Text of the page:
Welcome to our new weekly feature, “Question Of The Week.”  As you can tell from that entirely original title we’ll have a different question posed to our staff of writers every week and they chime in with their opinions.  No one sees one another’s responses until the story is posted, so each contributors thoughts are their own.  Responses are posted in no particular order.

And remember, as with all editorials, the views expressed in this editorial are those of the authors and do not necessarily represent the views or opinions of Cliqist.com and the rest of the staff.

The question of the week for the week of 3/30/14 is :

What does the world of gaming related crowdfunding look like in 5 years?

[divider]

Charlotte “Charlie” Humphries

charlotteIn five years time, gaming related crowd funding is going to be a sleek, sexy beast. No longer will consumers be fearful of scams or bots as the system will continue to improve and refine itself. And that’s just browsing through projects on offer, nothing to say of the new marketing strategies that will come into play; working hard to make sure your hard-earned money will go towards this project rather than that one.

Like with all things, it will take practice and five years is a long time to practice for.

To read more of Charlies’ work click here.  To learn more about them check out our About Us page.

[divider]

Julie Morley

julieIn the recent couple of years, especially 2013, indie games, and more specifically  Crowdfunded  games have really blown up. Due to the increase in accessibility to game making games and applications such as RPG Maker and Unity, it’s easier to make games from home. If you have an idea for a game, there’s a variety of avenues to pursue to make it happen. But not everyone can afford to make a game that will reach the masses, it’s an expensive process when you consider program licenses, programmers, artists, etc. Which is where the beauty of Crowdfunding comes in. Crowdfunding has risen in popularity for projects that even AAA companies are considering it for potential games.
As for the next five years, I can see it only getting bigger and better. There will be more indie developers pushing for their games and trying to get greenlit on Steam. Crowdfunding is relied on to make so many indie games happen and it just seems like the numbers are going to grow even more.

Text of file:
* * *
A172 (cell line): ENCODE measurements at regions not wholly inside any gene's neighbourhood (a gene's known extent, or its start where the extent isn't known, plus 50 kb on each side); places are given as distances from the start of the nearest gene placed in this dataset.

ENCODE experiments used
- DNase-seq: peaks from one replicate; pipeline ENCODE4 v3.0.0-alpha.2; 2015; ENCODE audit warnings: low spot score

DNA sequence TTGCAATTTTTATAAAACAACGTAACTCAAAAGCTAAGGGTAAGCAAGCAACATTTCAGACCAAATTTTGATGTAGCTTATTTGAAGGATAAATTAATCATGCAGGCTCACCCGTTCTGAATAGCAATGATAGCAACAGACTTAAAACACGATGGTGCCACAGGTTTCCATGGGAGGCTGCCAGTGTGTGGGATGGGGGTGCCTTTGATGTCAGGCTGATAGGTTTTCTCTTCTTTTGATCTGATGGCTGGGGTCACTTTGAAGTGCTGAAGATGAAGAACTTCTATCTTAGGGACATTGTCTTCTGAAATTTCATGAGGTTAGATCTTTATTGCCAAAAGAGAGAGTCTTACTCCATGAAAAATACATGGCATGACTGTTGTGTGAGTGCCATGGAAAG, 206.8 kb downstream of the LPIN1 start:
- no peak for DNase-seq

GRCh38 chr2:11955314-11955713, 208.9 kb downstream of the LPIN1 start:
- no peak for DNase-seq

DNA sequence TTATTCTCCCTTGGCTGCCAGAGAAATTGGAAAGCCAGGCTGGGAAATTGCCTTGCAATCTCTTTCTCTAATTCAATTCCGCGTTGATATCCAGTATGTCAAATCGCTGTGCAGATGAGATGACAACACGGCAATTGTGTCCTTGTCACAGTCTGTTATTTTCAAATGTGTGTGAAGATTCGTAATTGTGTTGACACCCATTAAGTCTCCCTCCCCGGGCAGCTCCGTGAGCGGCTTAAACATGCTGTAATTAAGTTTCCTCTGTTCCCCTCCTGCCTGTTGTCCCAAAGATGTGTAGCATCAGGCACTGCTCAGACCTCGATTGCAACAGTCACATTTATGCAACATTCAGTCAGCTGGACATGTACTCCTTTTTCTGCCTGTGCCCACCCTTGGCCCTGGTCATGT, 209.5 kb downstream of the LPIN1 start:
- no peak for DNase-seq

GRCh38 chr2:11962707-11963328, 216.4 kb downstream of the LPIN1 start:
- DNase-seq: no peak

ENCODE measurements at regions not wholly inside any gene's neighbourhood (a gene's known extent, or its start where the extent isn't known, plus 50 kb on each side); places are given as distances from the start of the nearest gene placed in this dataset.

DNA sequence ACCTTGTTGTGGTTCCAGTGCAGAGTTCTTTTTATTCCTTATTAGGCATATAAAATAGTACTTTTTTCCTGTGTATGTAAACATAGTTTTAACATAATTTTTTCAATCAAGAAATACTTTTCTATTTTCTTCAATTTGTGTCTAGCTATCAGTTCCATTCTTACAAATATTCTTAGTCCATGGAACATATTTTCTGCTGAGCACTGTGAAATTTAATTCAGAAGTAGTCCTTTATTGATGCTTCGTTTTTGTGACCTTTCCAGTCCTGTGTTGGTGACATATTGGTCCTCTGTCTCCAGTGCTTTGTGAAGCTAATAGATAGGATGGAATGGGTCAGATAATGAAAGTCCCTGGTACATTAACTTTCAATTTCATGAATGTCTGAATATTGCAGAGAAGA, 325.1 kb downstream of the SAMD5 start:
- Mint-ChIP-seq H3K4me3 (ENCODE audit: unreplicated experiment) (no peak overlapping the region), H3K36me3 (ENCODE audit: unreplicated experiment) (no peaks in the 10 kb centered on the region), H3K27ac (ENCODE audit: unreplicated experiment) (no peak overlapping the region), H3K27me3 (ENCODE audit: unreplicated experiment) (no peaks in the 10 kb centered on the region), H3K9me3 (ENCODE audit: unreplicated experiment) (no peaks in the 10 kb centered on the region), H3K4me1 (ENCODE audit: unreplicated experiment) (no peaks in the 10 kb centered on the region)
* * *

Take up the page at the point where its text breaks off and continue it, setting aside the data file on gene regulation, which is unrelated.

To read more of Julies’ work click here.  To learn more about them check out our About Us page.

[divider]

Mitchell “Moe” Long

moeCrowdfunded gaming has evolved from a fringe, fairly successful practice to a booming economical endeavor. Take a peek at Kickstarter, and the gaming section is absolutely enormous. What’s more, the types of games and developers are varied. You’ve got 2d sidescrollers, 8-bit adventure games, and then massive RPGs and first person shooters. “Diablo 3’s” developers are currently working on “Deulyst,” which can be found mingling on Kickstarter. So we’re not only seeing an influx of crowdfunded games, we’re witnessing gaming veterans migrate to crowdsourced projects.

Is this the end of the gaming studios as we know it? Certainly not. On the contrary, I think we’ll see more crossover between traditional production methods and indie campaigns; whether it’s seasoned producers and developers working on Kickstarter projects or even studios intervening to fund crowdfunded endeavors. Crowdsourcing doesn’t impede studios, and vice versa. It’s actually a symbiotic relationship.

Five years from now we’ll see increased acceptance and reliance on crowdfunded video games, as well as further development of the studio-crowdsourcing dynamic. What’s fascinating is how crowdfunding has actually seeped into so many other mediums. The recent “Veronica Mars” film was a successful Kickstarter campaign. One of my favorite movie reviewers actually used an Indiegogo project to acquire rent money. I must admit, that’s a pretty neat idea, and one a certain freelance writer may fancy. Expect not only to see the continued proliferation of crowdfunded games, but also as a means to support film, music, and possibly even pay the bills.

To read more of Mitchells’ work click here.  To learn more about them check out our About Us page.

[divider]

Marcus Estrada

marcusOver the past few years, crowdfunding has seen such a boom that it seems like it will never go away. In the future I expect that it is definitely going to become a more accepted part of gaming’s landscape. No longer will developers have to fear their ideas are “too weird” to reach a paying audience. However, it won’t always be the sort of gold rush that it currently feels like. We’ve already started to see many excellent projects that are just barely funded and that is probably going to continue. As consumers realize that they’re putting money toward projects that are years from release, many will stop crowdfunding. With that said, there’s always going to be a core audience of funders. Many of us desire to see niche, unique titles that would never exist if it weren’t for sites like Kickstarter.